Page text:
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Welcome freshmen and new graduate students. Ask SIPB is a column published regularly by the Student Information Processing Board, the volunteer student group concerned with computing at MIT, to help students like you learn more about the computing resources MIT provides and how to make effective use of them.

Question: What is Athena?

Answer: Athena is MIT's campus-wide distributed computing system. It consists of workstations in clusters throughout MIT, and provides software and file space accessible from any Athena workstation. Each of these workstations runs the Linux or Solaris operating system (both of which are Unix operating systems) and provide a common user interface, regardless of where you log in.

You can find a list of Athena clusters on the back of the Athena Pocket Reference you received when you checked in, or by typing

athena% cview

Question: How do I get into the Athena clusters?

Answer: The Athena clusters are protected by push-button combo locks. To find out the current cluster combo, on any Athena machine, type:

athena% tellme combo

The combo changes annually on October 1. Shortly before that time, you can use “tellme combo” to determine the new combo.

Also, when you checked in, you should have received a booklet called the "Athena Pocket Reference." On the back, you should find both the current cluster door combo, and the combo effective October 1. If you did not receive this guide when you checked in, or you have lost yours, you can pick up a copy from OLC in W20-021B, or in N42.

Question: How much space is available for my files and mail?

Answer: The current default Athena file quota (the maximum amount of space your files may occupy) is 500 MB, and the current mail quota is 250 MB. These are completely separate quotas, and are increased approximately annually, though there is no set schedule for doing so.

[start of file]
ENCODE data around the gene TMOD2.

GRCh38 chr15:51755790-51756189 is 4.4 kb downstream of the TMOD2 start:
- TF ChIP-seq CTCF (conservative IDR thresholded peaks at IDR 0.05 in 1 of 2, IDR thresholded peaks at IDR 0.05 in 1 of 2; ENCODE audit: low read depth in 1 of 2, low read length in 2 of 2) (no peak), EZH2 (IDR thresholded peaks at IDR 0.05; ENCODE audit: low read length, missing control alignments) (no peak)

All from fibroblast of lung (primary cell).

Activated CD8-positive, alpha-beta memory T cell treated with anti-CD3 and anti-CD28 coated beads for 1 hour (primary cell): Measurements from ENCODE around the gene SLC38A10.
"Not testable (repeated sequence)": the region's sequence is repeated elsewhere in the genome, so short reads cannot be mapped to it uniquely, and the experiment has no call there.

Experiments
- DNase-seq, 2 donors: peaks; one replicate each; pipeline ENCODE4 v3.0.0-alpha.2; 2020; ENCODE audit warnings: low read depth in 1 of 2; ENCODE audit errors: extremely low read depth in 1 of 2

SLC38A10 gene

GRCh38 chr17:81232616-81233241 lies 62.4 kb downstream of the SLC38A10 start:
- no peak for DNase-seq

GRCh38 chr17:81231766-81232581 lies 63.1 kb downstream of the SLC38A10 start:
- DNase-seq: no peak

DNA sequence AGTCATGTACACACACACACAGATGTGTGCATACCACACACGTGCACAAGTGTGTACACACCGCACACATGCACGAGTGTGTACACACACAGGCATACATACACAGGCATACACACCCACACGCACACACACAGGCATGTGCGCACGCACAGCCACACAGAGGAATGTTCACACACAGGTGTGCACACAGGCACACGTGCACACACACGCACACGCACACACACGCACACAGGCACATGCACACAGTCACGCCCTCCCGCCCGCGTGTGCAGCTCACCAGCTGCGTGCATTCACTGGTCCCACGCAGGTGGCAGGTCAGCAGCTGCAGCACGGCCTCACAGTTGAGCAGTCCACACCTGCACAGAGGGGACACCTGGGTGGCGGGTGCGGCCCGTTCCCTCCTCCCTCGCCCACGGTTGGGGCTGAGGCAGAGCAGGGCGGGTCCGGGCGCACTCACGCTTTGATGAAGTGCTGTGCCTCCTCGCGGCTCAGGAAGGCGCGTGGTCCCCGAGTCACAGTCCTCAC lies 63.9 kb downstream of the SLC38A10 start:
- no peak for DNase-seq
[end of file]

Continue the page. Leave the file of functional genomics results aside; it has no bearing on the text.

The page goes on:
With your file quota, you can store files to access from any Athena workstation. You can also send files to this space and retrieve them as well from non-Athena computers. This has the advantage that it is more accessible than files on your personal machine, and that it is backed up nightly. In addition, you can use this space for a personal webpage, or to share files easily with other people.

Question: Where can I get computing help?

Answer: There are several places on campus where you can get computer help.

You can come ask SIPB in person or via e-mail. Our office is W20-557 (right next to the Athena cluster). Anytime members are in the office, the office is open to answer questions. You can also phone SIPB at x3-7788 or e-mail

OLC is Athena Online Consulting, MIT's official support group for Athena related questions. They have an office in the basement of the Student Center (W20-021B), and are usually open Monday-Friday 10 am-5 pm.

OLC has a set of stock answers for Athena-related questions on the web at

To ask OLC a question, first make sure the question isn't already answered in the Stock Answers, then type at an Athena prompt:

athena% olc

For more information, look at

MIT Information Systems staffs the Computing Help Desk, which provides free support for Macintosh and Windows, and provides limited Unix/VMS support by paid subscription. The Help Desk phone lines are open Monday through Friday from 8 am to 6 pm; walk-ins are welcome in the office in N42 from 9:15 am to 5 pm. For Mac questions, call 617-253-1101; for Windows questions call 617-253-1102.

The Computing Help Desk also maintains a set of stock answers for common Macintosh and Windows questions encountered by MIT community members, at

If you are having trouble connecting your computer to your dormitory network, you can ask a Residential Computing Consultant for help. RCCs are students who get paid to assist other students, usually residents of the same dormitory. They can do everything from assigning IP addresses, to providing network cables, to helping you configure networking on your computer. To contact your RCC, ask around your dormitory or visit to submit a request.

Question: What is 3-DOWN?

Answer: 3-DOWN, which can be found at, provides information about both scheduled and unscheduled network and service outages. The same information can also be found via a recorded message at x3-DOWN (x3-3696). Before reporting an outage, it is useful to check 3-DOWN to see if it is already known.

To ask us a question, send e-mail to We'll try to answer you quickly, and we might address your question in our next column. Copies of each column and pointers to additional information will be posted on our website: